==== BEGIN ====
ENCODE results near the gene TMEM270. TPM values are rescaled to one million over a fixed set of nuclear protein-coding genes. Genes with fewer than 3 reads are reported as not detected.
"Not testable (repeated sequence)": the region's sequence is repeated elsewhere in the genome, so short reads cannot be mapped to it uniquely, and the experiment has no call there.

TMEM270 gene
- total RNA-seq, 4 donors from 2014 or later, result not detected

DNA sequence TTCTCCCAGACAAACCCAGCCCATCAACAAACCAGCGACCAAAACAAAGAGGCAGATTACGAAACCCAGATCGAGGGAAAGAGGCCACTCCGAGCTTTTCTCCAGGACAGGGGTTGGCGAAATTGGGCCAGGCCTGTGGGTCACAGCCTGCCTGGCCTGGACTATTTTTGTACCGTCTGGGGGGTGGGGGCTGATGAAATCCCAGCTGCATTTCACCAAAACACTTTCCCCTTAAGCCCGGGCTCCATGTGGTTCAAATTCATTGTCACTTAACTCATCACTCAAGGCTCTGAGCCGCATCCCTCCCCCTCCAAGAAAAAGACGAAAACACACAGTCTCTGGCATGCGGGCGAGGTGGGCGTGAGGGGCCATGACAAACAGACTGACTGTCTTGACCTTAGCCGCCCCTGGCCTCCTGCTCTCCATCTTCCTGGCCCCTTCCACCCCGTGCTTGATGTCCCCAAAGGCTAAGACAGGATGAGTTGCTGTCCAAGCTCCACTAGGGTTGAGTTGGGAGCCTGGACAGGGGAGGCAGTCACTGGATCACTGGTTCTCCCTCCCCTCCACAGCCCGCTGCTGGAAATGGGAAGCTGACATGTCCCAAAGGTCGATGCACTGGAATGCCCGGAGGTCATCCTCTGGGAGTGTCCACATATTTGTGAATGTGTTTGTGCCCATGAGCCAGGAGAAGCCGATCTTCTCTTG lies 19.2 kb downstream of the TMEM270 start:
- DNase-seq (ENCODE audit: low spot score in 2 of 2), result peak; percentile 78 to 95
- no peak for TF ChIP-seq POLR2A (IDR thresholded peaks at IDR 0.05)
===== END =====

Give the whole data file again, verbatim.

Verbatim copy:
ENCODE results near the gene TMEM270. TPM values are rescaled to one million over a fixed set of nuclear protein-coding genes. Genes with fewer than 3 reads are reported as not detected.
"Not testable (repeated sequence)": the region's sequence is repeated elsewhere in the genome, so short reads cannot be mapped to it uniquely, and the experiment has no call there.

TMEM270 gene
- total RNA-seq, 4 donors from 2014 or later, result not detected

DNA sequence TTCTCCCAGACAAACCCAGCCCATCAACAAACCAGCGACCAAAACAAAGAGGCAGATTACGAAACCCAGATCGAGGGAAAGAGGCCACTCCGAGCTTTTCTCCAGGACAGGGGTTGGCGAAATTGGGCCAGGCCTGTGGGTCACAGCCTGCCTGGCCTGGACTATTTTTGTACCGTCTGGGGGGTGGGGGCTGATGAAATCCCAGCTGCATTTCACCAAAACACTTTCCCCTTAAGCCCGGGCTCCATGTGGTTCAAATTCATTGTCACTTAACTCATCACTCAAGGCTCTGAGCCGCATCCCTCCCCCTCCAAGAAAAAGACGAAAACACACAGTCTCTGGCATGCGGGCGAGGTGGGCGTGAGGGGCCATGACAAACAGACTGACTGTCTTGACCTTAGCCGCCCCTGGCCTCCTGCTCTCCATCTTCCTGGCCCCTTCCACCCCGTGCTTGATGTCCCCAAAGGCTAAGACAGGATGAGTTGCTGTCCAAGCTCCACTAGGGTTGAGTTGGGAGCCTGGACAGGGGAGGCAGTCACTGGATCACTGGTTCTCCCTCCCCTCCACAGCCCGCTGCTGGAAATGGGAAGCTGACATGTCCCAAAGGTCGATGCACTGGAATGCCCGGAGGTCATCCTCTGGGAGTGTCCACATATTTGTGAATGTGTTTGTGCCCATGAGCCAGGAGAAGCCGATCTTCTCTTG lies 19.2 kb downstream of the TMEM270 start:
- DNase-seq (ENCODE audit: low spot score in 2 of 2), result peak; percentile 78 to 95
- no peak for TF ChIP-seq POLR2A (IDR thresholded peaks at IDR 0.05)